“This isn’t the most talented team I’ve ever had,” York said, “but it’s the most enjoyable for me to coach in a long time.”
The game against Notre Dame will be the last before the holidays. That means York won’t have to get on a plane until a trip to Pittsburgh after Christmas. He sees his doctor Dec. 23 and hopes to be cleared to fly after that. If not, he’ll likely be on the train to Pittsburgh because he’s not about to let a long travel day keep him from behind the bench.
“It’s not in my fabric,” he said of the prospect of missing games. “I feel just like Punch Imlach.”
Kevin Dineen father Bill Dineen head coach of the Philadelphia Flyers pose for a photo before the game against the Boston Bruins at the Boston Garden.
Inducted into the AHL Hall of Fame in 2014, Dineen led the Adirondack Red Wings to Calder Cups in 1986 and 1989.
The hockey world lost a coaching icon on Saturday.
The American Hockey League confirmed the passing of Bill Dineen at age 84.
Inducted into the AHL Hall of Fame in 2014, Dineen led the Adirondack Red Wings to Calder Cups in 1986 and 1989. During his six seasons behind Adirondack’s bench, he led the club to a 246-182-52 record and won the Louis A.R. Pieri Award as the AHL’s outstanding coach twice.
“During his time as a player and coach, and in the values he instilled in his family, Bill Dineen created a legacy of greatness in the American Hockey League that still resonates today,” said David Andrews, AHL President and Chief Executive Officer. “Our deepest condolences go out to the entire Dineen family at this time.”
Bill’s sons Shawn, Peter, Gord, Kevin and Jerry all went on to play and/or coach in the AHL. Gord Dineen is currently the associate coach of the Toronto Marlies.
Our thoughts are with Associate Coach Gord Dineen today, as the hockey community mourns with the family over the passing of Bill Dineen.— Toronto Marlies (@TorontoMarlies) December 10, 2016
Kevin Dineen is currently an Assistant Coach with the Chicago Blackhawks.
"Bill Dineen was a tremendous man," Blackhawks coach Joel Quenneville told CSN's Tracey Myers. "Everyone who had the privilege to meet Bill and be around him loved the guy. He was probably one of the most liked people you'd ever want to meet.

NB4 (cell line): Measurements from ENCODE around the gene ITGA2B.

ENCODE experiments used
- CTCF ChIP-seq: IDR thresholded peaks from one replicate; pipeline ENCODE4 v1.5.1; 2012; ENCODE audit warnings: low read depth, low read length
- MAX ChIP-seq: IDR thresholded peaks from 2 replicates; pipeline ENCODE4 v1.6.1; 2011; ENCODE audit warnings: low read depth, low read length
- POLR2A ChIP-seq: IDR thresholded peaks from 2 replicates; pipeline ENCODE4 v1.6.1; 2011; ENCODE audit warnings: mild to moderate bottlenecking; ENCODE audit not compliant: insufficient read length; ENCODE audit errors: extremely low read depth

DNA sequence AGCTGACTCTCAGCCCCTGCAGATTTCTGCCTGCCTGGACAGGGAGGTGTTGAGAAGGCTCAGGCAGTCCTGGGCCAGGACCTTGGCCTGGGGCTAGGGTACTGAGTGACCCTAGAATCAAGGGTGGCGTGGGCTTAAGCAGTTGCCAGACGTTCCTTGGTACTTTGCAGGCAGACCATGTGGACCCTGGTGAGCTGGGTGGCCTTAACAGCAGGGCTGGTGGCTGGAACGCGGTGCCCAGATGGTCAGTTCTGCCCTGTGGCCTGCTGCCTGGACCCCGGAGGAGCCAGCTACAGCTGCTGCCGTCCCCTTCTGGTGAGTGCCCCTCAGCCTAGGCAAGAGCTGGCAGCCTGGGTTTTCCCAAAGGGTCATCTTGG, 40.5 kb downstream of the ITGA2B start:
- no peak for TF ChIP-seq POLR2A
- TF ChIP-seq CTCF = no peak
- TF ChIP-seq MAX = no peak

"Great family man; the kids are just like the dad. We had a good time with him on the dad's trip last time. Seeing him at that stage and being around hockey again, it was fun to be there."
During his playing days, Bill Dineen was a four-time 20-goal scorer over six AHL seasons with Buffalo, Cleveland, Rochester and Quebec, and made appearances in the Calder Cup Finals in 1959 and 1964. He recorded 271 points in 391 AHL games during his playing career.
Dineen also appeared in 324 NHL games with the Red Wings and Blackhawks, winning two Stanley Cups in Detroit. He later coached the Philadelphia Flyers from 1991-93.
Additionaly, Dineen won three other league titles as a head coach, with the Western Hockey League’s Denver Spurs (1972) and the World Hockey Association’s Houston Aeros (1974, 1975). He was twice named the WHA’s coach of the year (1977, 1978).
Sergei Petrov swings stick at Nikita Tikhonov
After arguing a penalty call, a Russian amateur player swung his stick at the head of a referee and threatened to kill him in the locker room. The player has been banned for life and the team has been disbanded by the local hockey association.
A veteran player in a Russian amateur league has played his final game, and the last action of his career was a violent stick-swinging incident that saw him strike a referee in the head.
In a shocking video that surfaced earlier this week, a game between two Russian sides got ugly after an interference penalty was called during a contest in the Buryatia Hockey Championship, a league located in Siberia. The team in blue, referred to as “Armeec,” or Soldier, protested the call almost immediately, with the player called for the minor penalty initially refusing to take his seat in the penalty box.
As the conversation at the front of the penalty box progresses, No. 6 from Soldier, identified by Championat as Sergei Petrov, began to argue the call.
Referee Nikita Tikhonov explained the incident to Championat on Thursday, saying that it started as soon as the interference call was made. From there, Petrov approached Tikhonov, pushed the referee and asked the reason for the penalty. Tikhonov then handed Petrov a penalty for contact with an official. Petrov wouldn’t sit in the penalty box despite being told to do so, and, upset with the call, he struck Tikhonov: